It is natural to rage against unfairness and injustice when faced with a diagnosis of Parkinson’s. But such rage is self-defeating; it is based on someone being responsible for your thrownness (which includes Parkinson’s) but thrownness is blameless. Such targetless rage is therefore potentially endless. How do you choose to react differently?
Reacting differently is built upon the recognition that there is space for an alternative. If rage is seen as the only legitimate reaction, backed up by the immediacy of powerful emotion and habitual thinking, then the recognition that it is only one possible reaction won’t be achieved. To see the space available requires you to also be in the audience to your own thoughts and to question everything.
Emotions are powerful but inaccurate mediators of a situation; they deal in broad brush strokes and tend to narrow thought and demand immediate action. But, even in the midst of emotion the mind can still work with a finer tipped paint brush to determine in greater detail the implications of a situation and a path through it. Emotions can become self-perpetuating if they are not challenged by thought; for example, negative emotions generate negative thoughts that, in turn, generate negative emotion. The pivot in the perpetuation of emotion is thought; this gives us the opportunity to change emotion by changing our thoughts. The supremacy of emotions needs to be challenged since emotions may not be the best interpreters of the situation you are facing and thinking differently can change emotions.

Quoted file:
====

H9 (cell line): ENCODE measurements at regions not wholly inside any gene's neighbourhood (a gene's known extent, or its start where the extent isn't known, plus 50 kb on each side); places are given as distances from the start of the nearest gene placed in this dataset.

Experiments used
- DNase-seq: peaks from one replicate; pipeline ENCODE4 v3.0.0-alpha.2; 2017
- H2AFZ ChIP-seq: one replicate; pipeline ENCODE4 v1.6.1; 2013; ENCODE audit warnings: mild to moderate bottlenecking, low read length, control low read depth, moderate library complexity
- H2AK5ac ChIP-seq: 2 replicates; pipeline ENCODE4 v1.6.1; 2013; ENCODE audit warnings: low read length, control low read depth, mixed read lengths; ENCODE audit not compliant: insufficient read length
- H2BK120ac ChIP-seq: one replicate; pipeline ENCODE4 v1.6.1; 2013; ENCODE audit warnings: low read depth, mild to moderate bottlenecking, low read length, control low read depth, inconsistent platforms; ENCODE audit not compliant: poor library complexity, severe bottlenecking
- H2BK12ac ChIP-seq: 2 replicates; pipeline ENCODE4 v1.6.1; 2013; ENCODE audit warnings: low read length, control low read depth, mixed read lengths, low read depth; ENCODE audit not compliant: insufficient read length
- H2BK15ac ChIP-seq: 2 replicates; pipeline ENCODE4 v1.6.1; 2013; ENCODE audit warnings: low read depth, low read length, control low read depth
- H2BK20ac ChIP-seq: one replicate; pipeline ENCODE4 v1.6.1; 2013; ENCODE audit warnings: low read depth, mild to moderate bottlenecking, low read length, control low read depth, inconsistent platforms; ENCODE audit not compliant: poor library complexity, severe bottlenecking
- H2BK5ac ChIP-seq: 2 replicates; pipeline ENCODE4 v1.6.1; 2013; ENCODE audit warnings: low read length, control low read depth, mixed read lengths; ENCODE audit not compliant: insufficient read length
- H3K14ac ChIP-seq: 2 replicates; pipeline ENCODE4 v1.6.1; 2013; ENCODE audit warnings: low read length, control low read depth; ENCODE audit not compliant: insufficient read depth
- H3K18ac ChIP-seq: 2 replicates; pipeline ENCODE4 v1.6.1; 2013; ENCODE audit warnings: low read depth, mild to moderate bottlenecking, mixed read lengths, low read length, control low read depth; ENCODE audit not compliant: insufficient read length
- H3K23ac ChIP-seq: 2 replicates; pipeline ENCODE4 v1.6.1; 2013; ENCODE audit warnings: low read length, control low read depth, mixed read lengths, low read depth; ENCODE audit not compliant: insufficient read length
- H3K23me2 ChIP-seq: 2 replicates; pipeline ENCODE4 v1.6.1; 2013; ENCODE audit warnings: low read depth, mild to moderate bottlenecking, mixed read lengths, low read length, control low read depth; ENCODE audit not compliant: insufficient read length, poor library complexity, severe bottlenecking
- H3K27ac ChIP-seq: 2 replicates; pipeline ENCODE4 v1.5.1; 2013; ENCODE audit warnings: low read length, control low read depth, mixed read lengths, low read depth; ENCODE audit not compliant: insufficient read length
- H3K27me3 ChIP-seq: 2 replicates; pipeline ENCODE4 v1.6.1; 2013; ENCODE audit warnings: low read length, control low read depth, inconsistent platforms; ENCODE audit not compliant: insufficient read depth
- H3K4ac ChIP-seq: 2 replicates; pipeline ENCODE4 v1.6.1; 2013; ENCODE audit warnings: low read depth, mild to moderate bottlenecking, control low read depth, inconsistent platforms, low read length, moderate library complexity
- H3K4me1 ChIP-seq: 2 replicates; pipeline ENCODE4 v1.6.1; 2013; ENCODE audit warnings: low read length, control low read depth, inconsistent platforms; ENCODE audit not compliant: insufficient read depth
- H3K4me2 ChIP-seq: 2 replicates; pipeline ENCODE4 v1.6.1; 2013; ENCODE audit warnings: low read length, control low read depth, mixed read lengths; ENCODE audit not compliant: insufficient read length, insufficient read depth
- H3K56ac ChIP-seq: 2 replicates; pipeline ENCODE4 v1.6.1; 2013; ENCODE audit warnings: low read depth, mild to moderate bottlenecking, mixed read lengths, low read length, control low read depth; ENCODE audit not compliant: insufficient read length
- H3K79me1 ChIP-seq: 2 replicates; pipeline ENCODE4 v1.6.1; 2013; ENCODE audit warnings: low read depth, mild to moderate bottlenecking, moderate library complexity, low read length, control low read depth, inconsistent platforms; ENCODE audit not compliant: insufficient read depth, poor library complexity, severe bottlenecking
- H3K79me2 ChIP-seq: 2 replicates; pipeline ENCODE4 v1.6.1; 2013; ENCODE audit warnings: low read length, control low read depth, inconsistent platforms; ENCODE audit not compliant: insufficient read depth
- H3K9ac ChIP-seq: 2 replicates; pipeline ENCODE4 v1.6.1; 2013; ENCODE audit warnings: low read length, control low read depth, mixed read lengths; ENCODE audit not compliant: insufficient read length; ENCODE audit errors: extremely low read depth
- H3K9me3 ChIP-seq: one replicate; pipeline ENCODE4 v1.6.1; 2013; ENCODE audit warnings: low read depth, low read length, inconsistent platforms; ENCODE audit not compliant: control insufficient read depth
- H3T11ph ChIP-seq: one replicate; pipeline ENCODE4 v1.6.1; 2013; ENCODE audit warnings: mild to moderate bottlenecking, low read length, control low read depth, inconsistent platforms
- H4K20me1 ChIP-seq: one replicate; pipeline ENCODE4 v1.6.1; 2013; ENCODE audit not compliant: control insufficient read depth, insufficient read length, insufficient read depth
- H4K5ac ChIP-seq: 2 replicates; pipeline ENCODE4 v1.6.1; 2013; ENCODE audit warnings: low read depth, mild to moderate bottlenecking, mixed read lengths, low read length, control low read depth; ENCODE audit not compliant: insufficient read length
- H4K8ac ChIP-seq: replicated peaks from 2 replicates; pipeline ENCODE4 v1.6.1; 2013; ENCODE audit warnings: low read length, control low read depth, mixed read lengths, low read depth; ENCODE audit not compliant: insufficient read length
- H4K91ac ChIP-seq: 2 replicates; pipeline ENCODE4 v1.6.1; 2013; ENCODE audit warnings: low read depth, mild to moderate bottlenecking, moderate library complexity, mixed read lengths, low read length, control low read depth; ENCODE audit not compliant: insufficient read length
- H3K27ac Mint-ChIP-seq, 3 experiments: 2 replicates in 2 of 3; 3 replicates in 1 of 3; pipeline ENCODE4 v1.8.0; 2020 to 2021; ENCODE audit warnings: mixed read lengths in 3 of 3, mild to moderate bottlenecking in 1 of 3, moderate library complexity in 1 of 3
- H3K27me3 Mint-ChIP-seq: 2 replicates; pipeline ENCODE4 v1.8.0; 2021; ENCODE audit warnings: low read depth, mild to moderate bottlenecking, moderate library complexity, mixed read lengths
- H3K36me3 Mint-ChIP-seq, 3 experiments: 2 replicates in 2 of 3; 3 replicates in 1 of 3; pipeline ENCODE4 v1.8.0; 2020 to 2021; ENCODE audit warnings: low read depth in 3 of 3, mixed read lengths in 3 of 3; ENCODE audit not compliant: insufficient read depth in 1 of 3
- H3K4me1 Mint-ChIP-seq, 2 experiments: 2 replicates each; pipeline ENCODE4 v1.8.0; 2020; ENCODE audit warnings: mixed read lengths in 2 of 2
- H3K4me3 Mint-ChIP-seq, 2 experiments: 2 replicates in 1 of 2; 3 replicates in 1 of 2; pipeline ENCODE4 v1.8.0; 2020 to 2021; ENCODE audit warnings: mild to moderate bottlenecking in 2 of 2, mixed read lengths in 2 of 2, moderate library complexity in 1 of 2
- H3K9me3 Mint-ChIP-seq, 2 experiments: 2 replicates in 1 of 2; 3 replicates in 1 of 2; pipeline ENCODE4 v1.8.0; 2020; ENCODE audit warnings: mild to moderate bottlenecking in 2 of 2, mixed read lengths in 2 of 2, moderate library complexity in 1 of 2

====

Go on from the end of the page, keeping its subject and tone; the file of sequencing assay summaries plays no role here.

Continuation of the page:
Extracting yourself from the demands of emotion is difficult yet important in choosing a reaction. Stepping back and seeing space for you to impose your mind and voluntarily move into a reaction, while resisting being led by the nose to where emotion wants to take you, is crucial. This does mean that you take responsibility for your reaction. However, you continue to be in the audience to your thoughts to monitor and change you reaction if it becomes necessary.